How do you think being a couple impacts your music and performances? Do you think it makes ideas come easier, or can it make things more challenging?

Michelle: We have only started working in the musical realm together in the last two years. It was really important for us to establish our relationship from the beginning and to dive into music making later. There is a very different type of trust that has to be established in terms of being in a band together. It’s a very fine line between loving and being critical in the most endearing way. Coming from a classical background, I had to lay back a bit on the whole over achieving mentality. It’s still a struggle for me at times but Miles is great at keeping me sane.

Miles: Being in a relationship definitely changes the dynamics of a band, especially as a two-piece. When recording and rehearsing you have to remember to focus on the music, and to not take criticism personal; however, in our live show we really rely on our intimate connection to increase the mood and tension of the stage. At the end of the day we both have the same intentions: we just want to create the best recorded and live experience we possibly can.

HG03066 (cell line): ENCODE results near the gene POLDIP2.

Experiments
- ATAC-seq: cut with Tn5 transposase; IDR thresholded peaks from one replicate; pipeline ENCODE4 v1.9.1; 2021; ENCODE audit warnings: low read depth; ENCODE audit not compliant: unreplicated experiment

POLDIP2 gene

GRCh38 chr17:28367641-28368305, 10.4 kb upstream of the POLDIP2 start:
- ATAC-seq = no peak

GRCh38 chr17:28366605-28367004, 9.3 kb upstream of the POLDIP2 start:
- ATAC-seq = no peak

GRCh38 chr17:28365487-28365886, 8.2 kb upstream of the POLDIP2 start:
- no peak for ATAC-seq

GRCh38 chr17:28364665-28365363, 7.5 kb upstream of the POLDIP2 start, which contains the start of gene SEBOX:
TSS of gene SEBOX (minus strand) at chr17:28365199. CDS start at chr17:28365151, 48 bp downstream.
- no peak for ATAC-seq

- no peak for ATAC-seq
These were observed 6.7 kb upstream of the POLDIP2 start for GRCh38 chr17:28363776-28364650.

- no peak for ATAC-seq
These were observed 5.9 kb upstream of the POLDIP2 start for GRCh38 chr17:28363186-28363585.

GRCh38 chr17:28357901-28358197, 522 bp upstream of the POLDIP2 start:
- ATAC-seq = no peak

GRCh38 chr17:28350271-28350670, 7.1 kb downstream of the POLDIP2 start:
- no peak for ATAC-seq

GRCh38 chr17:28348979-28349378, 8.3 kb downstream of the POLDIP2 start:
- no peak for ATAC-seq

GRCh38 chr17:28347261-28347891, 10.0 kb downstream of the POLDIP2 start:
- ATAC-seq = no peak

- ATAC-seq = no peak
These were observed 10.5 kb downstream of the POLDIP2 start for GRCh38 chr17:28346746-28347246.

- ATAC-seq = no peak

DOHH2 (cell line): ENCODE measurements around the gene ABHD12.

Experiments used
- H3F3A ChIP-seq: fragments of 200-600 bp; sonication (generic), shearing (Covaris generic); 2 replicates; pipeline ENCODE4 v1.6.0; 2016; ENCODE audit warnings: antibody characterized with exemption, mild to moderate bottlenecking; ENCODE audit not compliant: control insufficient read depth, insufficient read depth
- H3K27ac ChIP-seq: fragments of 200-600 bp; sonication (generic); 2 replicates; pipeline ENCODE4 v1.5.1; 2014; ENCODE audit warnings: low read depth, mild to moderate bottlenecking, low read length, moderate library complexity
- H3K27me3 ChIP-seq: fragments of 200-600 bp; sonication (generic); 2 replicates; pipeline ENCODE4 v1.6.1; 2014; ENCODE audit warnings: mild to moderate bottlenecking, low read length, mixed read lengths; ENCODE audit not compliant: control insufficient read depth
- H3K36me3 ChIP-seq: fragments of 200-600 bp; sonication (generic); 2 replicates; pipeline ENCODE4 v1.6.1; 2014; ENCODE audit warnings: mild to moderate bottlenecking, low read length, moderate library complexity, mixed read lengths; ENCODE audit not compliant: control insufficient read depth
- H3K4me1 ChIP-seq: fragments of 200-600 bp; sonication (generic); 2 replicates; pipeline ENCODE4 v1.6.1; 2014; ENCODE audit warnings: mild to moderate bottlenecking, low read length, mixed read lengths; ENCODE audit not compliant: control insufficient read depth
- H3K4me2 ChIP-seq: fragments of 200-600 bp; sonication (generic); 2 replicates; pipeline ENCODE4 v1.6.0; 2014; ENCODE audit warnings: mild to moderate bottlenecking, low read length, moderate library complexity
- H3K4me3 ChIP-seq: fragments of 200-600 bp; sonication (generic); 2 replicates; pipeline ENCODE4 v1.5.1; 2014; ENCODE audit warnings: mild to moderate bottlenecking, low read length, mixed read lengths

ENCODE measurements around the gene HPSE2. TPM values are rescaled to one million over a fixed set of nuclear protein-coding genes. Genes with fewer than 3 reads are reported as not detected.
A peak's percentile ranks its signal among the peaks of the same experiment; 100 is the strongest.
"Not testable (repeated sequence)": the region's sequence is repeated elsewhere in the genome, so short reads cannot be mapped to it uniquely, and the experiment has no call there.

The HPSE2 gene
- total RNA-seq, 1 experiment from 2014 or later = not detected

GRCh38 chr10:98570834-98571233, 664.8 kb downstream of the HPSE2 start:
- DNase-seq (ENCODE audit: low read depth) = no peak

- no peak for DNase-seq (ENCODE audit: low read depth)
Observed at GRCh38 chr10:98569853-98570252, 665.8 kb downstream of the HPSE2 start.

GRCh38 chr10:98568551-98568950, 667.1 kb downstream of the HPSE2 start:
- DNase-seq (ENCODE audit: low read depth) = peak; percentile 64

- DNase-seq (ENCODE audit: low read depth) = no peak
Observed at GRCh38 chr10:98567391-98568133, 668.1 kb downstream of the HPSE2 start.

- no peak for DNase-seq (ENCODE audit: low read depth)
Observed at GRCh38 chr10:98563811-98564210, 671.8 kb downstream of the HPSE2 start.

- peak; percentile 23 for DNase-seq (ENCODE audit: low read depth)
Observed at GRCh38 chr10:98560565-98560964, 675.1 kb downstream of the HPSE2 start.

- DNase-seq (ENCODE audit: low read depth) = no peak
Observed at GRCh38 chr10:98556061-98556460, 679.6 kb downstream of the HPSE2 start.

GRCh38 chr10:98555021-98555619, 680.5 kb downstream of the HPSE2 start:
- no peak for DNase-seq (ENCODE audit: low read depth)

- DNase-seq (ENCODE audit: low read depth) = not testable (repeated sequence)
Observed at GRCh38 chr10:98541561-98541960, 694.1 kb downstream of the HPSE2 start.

Your bio describes The Loneliest Monk as a “performance, not just a rock show” and a “detraction from the current indie trend.” In what ways specifically will people get a unique experience by listening to your music or going to one of your live shows?

Miles: We love to add a bit of theatrics to our live performance. I feel that a live show should be more then just the sounds you are playing. I want to be visually stimulated. For us, this can be as simple as dressing up and wearing a mask, or as complicated as an entire stage and theater crew.

Michelle: The sound of the cello has the ability to transport you to another time or moment. To me, playing the cello is like breathing. It's the best way that I can express myself beyond words. I think about the evolution of the cello and incorporate it into our own sound everytime we perform. People come up to us after our shows and tell us what they envision in their minds while listening to us. I realized after hearing their stories our music can be cinematic at times.

When listening to your recently released debut album, there's definitely an air of mystery and a dramatic, haunting vibe throughout. What were some of the inspirations for the material?

Michelle: I wish I knew where our songs come from. The recipe inhabits elements of classical music that’s embedded in my brain to Miles’ dreams.

Miles: The inspiration has always been more visual. We love cinema and there is nothing quite like those epic moments when the music crescendos and the hero triumphantly slays the villain. We really wanted to create those same dramatic feelings as a personal soundtrack to the listener.

Where did you record the record, and what was the process like? Any favorite tracks?